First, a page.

Dary Stone: That wasn't a market change, that was a management change. (laughter) Land prices have moved dramatically in the Las Colinas area thanks to Dean and Jeff. Last year we sold more land than we sold in five years. This year, we'll sell twice as much as we sold last year. We've got the internal growth that Dean was talking about, but we also have external growth. This is one way that Dallas distinguishes itself from Atlanta. We've got a good internal engine cranking out a bunch of jobs, and we're going to continue to get a disproportionate share of relocations.

NREI: How attractive is downtown versus the suburbs?

Raul Toledo: I believe a lot of the money is starting to look down there, looking for values and cheap buys that they haven't seen in the suburbs for a couple of years. Downtown is picking up the spillover from the guys who can't or won't pay the higher office rents. I think it's going to lag and take a little time, but it's definitely on the upward path. And the residential market in Uptown is starting to spill over into downtown and that's going to evolve over some time.

We started looking at the concept of converting residential downtown, Uptown was just starting with the stuff Columbus (Realty Trust) did. They were pushing rents to that magical $1.00 a foot number and they've blown through that number up to the $1.25 range and you've got the project behind the Mansion here with rents at $1.70. There are whole new stratas of residential rents that nobody would have conceived, and all of a sudden a lot of numbers start working a whole lot better as you start moving those rent levels up.

NREI: Reagan, do you see a point down the road where downtown could become more attractive than the Planos of the world?

Dixon: That happened a year or two ago when there was an inversion in rates between the CBD and suburban areas and people were coming downtown because they could actually get cheaper rates in some quality buildings. But now that's changing, and other than in a few buildings like Lincoln Plaza or any good space at all, you're up to $20 a sq. ft. Even the new buildings coming out are going to be in the $21 to $26 sq. ft. range as far as rents, so now if we sell any more buildings to Crescent (Real Estate Equities) downtown it will be close to $30.

But I think downtown now has recovered much sooner than what I thought it would. If you had asked me five years ago if we would be where we are now, I would have said no way. So I'm really, really encouraged about what's happened in the CBD.

NREI: Let me jump into retail for a minute. My original question was does Dallas have enough retail? Is there a good balance of retail to population in this market?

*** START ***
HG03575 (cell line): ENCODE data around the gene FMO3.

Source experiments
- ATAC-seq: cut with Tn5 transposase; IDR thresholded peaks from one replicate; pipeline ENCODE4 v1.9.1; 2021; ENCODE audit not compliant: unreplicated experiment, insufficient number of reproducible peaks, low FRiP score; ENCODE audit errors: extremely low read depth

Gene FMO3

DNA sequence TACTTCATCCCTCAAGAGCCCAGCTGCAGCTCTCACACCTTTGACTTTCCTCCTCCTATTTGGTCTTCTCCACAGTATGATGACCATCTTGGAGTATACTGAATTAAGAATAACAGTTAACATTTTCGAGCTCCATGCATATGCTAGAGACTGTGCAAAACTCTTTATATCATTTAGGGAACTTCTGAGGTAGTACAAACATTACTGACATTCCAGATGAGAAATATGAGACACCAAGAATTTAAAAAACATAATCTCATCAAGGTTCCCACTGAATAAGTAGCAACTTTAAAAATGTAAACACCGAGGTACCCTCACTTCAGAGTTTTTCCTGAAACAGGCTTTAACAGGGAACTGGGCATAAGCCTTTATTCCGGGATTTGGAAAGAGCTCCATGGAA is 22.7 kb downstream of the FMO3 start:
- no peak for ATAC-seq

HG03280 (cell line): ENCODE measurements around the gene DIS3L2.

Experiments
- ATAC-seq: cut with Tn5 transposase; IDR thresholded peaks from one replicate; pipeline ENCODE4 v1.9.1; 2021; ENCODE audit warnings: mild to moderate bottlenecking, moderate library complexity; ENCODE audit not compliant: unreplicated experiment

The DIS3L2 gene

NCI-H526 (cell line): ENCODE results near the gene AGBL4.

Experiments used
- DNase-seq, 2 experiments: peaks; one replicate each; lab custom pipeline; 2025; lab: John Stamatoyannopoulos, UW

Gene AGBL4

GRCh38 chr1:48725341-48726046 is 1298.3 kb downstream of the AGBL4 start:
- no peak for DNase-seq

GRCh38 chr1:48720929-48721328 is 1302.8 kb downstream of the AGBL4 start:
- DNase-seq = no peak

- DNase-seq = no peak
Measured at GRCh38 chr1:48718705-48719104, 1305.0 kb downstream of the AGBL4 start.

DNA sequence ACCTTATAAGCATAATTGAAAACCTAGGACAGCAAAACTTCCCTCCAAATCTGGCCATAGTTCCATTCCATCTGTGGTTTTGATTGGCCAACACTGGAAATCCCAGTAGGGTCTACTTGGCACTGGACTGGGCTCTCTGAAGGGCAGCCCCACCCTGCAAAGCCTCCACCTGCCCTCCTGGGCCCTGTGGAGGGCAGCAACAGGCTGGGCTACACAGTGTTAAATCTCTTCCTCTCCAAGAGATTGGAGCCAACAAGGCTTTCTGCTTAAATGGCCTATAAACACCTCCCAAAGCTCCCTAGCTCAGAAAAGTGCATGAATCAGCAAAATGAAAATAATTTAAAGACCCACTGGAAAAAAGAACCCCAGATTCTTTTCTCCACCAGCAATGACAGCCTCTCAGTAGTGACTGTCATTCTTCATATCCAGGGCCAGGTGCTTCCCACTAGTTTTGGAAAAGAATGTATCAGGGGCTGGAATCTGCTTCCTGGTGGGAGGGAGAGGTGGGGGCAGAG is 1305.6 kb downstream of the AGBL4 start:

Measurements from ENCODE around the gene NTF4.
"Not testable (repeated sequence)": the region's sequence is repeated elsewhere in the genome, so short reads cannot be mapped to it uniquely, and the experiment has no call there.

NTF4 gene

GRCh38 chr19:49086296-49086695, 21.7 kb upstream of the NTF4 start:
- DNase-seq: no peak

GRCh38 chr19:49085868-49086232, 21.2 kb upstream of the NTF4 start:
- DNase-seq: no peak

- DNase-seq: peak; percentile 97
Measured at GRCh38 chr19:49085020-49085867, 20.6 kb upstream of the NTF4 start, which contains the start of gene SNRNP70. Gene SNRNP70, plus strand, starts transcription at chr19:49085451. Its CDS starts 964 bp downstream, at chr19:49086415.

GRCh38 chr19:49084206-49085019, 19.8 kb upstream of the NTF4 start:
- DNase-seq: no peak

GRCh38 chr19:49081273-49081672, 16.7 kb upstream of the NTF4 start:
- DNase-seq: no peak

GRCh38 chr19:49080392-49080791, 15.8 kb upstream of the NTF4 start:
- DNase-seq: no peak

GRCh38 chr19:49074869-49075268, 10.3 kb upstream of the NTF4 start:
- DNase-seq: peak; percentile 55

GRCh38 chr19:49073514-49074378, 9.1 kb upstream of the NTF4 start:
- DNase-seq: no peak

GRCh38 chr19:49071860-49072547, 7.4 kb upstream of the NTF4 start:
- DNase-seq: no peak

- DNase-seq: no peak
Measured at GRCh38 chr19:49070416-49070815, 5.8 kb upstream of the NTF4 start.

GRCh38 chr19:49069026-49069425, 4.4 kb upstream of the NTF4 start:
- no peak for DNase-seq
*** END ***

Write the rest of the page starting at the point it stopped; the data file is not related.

Ashmore: I think so. Dallas is a little different than a lot of cities. Shopping is one of the things people really do here. They dine and they shop. We don't have the natural amenities to send us out to the mountains. We're five hours from the mountains.

Fults: By plane (laughter).

Ashmore: I'm not sure what it says about Dallas, but shopping is really a big part of life here. We have more restaurants per capita than New York. What's happening, there is a need for retail for two reasons to continue. I think whether it's downtown or Uptown, there's really a void of retail there. And then there's Northeast Tarrant County, South Lake, Colleyville, Grapevine. There's still a need there. The explosion of the population growth there is phenomenal.

The mall tenants, the high-end lifestyle specialty tenants as opposed to the big box users, are looking for retail venues. So what's happening, this urbanism is happening in the suburbs as well. I think they want a different form of retail.

You're going to see grocery store-anchored centers continue. By our last count, there were 90 announced (for development). The need is for specialty lifestyle, there are still big voids there, but these entertainment zones are happening, and that hasn't landed yet in Dallas. There will be that type of project like the Irvine Spectrum in Los Angeles. It's rumored to be at Galleria, it's rumored to be in Uptown. But these types of projects will continue to happen.

NREI: Jerry, what's your take on the Dallas retail market?

Grubstein: I don't think you can talk about retailing as a segment per se. I think you have to break it down. I view the grocery-anchored center as one. It's like the blue-and-red-striped tie that will always be in fashion. I think today you're seeing an anchored center with probably a grocer of 70,000 sq. ft. and 30,000 to 50,000 sq. ft. of peripheral space whereas five years ago you would have seen 70,000 to 100,000 sq. ft. of shop space. So I think you've narrowed it, but it will always be in fashion and the investment market loves it and is very comfortable with it.